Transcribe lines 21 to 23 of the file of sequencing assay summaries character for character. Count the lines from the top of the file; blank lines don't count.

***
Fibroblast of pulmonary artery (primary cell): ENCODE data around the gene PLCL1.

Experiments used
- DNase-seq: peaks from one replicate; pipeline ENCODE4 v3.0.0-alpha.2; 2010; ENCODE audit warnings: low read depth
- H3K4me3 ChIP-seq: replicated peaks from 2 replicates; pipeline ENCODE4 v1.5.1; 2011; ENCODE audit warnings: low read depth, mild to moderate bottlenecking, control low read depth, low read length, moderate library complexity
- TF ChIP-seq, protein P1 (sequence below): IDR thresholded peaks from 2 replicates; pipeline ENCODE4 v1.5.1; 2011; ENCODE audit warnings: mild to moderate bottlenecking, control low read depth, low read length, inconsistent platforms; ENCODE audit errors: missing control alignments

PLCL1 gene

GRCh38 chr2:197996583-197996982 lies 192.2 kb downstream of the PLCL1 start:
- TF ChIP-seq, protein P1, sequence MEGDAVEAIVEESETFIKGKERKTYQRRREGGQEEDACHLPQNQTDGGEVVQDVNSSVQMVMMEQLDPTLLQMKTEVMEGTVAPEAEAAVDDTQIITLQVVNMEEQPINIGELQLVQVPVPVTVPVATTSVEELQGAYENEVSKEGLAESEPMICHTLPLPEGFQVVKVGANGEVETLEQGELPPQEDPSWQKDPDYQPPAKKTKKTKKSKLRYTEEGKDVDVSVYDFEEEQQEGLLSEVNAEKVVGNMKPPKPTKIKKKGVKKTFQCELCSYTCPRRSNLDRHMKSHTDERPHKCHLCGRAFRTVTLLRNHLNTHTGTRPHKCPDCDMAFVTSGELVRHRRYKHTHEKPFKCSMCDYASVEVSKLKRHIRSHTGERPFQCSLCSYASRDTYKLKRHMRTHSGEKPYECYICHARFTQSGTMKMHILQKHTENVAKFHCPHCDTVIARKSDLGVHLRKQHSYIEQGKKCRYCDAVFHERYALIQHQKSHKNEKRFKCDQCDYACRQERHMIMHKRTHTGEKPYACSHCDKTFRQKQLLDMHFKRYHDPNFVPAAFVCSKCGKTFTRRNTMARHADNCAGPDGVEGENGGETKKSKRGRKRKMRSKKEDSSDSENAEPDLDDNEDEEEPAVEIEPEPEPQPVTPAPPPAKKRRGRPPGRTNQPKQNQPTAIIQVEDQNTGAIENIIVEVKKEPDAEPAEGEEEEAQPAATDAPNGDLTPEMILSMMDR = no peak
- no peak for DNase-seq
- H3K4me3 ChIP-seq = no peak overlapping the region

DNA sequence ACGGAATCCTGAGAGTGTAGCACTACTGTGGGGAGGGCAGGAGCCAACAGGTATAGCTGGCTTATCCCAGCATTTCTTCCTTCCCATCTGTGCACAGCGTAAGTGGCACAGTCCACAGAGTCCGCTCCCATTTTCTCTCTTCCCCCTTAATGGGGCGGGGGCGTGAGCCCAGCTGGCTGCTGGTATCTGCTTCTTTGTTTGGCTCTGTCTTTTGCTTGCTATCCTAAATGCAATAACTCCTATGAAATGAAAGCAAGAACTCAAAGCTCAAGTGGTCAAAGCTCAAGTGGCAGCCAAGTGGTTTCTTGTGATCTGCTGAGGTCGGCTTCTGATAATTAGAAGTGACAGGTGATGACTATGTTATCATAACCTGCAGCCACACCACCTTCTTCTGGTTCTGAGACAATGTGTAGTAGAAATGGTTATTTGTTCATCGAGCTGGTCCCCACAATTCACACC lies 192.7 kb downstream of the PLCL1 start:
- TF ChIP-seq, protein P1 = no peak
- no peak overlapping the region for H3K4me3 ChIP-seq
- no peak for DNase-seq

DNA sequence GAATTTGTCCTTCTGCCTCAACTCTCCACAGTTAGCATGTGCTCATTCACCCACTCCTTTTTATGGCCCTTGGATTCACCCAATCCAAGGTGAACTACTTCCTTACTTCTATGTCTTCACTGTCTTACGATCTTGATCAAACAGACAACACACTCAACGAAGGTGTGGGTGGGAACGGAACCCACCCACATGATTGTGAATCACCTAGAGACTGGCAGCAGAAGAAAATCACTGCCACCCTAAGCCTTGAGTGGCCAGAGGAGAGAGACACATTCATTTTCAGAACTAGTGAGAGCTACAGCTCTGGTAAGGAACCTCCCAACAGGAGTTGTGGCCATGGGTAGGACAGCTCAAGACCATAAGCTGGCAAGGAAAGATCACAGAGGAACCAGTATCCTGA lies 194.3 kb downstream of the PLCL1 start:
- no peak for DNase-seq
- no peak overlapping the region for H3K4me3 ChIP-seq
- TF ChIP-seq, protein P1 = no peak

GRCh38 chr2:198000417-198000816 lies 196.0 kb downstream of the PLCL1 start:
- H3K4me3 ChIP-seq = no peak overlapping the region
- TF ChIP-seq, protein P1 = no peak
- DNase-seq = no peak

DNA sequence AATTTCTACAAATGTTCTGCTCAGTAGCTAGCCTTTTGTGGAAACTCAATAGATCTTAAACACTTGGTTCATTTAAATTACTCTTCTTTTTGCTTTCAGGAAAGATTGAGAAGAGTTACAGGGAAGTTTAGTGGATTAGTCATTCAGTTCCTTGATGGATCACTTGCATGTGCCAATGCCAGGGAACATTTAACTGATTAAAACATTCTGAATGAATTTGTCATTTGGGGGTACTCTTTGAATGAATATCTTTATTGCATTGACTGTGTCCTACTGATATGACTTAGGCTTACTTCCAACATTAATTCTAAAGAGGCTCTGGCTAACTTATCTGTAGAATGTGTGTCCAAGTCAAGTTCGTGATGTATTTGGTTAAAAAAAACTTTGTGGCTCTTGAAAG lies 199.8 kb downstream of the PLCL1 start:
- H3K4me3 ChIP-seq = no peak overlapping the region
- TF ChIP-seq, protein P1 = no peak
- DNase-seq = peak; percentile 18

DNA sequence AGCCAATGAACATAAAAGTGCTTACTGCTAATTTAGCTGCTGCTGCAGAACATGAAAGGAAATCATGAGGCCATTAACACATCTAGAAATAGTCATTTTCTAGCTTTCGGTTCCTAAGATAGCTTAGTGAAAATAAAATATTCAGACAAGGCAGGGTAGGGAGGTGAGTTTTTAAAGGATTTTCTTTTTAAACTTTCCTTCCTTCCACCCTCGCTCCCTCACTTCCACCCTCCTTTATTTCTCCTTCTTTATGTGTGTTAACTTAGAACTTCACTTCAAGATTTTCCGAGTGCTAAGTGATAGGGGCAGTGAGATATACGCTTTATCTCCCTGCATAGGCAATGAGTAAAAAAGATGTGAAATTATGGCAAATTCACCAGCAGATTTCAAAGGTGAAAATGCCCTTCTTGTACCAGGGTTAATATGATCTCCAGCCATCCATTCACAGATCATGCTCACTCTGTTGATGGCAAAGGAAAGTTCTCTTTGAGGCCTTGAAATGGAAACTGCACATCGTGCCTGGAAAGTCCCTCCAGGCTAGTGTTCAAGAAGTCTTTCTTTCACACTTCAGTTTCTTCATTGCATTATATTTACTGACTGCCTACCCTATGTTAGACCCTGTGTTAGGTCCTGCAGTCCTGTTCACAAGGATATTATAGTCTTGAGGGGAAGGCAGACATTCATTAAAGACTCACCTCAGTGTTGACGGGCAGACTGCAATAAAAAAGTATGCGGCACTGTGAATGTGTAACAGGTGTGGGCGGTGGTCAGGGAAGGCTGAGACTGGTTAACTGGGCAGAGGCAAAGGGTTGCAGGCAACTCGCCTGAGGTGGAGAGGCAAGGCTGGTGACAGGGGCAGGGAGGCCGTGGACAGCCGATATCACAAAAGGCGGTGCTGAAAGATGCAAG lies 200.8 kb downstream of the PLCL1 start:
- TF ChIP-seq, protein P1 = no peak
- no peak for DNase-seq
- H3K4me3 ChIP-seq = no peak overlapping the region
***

- TF ChIP-seq, protein P1 = no peak
- DNase-seq = no peak

DNA sequence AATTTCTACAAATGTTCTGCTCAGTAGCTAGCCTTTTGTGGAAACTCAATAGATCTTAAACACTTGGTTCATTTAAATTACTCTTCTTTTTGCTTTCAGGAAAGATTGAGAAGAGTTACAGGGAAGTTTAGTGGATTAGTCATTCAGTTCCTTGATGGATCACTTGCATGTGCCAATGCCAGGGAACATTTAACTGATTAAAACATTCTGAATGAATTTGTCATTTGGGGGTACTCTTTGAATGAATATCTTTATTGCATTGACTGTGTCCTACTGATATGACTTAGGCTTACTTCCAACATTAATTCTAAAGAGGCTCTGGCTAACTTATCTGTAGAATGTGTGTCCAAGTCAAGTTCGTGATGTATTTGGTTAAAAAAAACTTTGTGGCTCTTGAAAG lies 199.8 kb downstream of the PLCL1 start: